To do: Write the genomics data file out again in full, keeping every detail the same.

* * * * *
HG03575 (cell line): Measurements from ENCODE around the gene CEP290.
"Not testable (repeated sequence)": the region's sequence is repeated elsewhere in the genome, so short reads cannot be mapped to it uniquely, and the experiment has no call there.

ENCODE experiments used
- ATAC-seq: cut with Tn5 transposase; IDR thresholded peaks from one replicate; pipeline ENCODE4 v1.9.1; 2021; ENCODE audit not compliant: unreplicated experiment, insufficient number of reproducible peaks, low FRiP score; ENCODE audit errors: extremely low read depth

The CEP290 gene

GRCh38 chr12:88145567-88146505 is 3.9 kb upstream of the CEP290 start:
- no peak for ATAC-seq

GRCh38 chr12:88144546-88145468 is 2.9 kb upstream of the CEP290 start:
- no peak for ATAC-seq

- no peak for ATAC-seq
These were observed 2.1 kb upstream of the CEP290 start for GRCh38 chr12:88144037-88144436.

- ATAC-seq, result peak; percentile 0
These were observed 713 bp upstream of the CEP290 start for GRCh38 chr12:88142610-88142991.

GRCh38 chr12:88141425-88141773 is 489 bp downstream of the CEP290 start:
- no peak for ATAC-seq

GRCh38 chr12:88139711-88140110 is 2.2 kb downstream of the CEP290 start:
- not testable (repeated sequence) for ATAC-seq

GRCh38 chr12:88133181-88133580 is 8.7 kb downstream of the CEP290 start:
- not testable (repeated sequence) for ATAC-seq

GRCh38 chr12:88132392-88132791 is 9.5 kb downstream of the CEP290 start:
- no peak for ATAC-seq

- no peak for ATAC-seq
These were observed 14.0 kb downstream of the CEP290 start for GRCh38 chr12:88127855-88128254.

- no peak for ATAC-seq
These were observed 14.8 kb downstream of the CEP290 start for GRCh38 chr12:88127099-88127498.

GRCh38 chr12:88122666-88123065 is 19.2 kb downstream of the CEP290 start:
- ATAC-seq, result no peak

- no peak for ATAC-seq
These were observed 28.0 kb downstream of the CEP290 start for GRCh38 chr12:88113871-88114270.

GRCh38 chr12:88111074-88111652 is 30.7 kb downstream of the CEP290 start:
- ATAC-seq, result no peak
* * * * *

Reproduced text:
HG03575 (cell line): Measurements from ENCODE around the gene CEP290.
"Not testable (repeated sequence)": the region's sequence is repeated elsewhere in the genome, so short reads cannot be mapped to it uniquely, and the experiment has no call there.

ENCODE experiments used
- ATAC-seq: cut with Tn5 transposase; IDR thresholded peaks from one replicate; pipeline ENCODE4 v1.9.1; 2021; ENCODE audit not compliant: unreplicated experiment, insufficient number of reproducible peaks, low FRiP score; ENCODE audit errors: extremely low read depth

The CEP290 gene

GRCh38 chr12:88145567-88146505 is 3.9 kb upstream of the CEP290 start:
- no peak for ATAC-seq

GRCh38 chr12:88144546-88145468 is 2.9 kb upstream of the CEP290 start:
- no peak for ATAC-seq

- no peak for ATAC-seq
These were observed 2.1 kb upstream of the CEP290 start for GRCh38 chr12:88144037-88144436.

- ATAC-seq, result peak; percentile 0
These were observed 713 bp upstream of the CEP290 start for GRCh38 chr12:88142610-88142991.

GRCh38 chr12:88141425-88141773 is 489 bp downstream of the CEP290 start:
- no peak for ATAC-seq

GRCh38 chr12:88139711-88140110 is 2.2 kb downstream of the CEP290 start:
- not testable (repeated sequence) for ATAC-seq

GRCh38 chr12:88133181-88133580 is 8.7 kb downstream of the CEP290 start:
- not testable (repeated sequence) for ATAC-seq

GRCh38 chr12:88132392-88132791 is 9.5 kb downstream of the CEP290 start:
- no peak for ATAC-seq

- no peak for ATAC-seq
These were observed 14.0 kb downstream of the CEP290 start for GRCh38 chr12:88127855-88128254.

- no peak for ATAC-seq
These were observed 14.8 kb downstream of the CEP290 start for GRCh38 chr12:88127099-88127498.

GRCh38 chr12:88122666-88123065 is 19.2 kb downstream of the CEP290 start:
- ATAC-seq, result no peak

- no peak for ATAC-seq
These were observed 28.0 kb downstream of the CEP290 start for GRCh38 chr12:88113871-88114270.

GRCh38 chr12:88111074-88111652 is 30.7 kb downstream of the CEP290 start:
- ATAC-seq, result no peak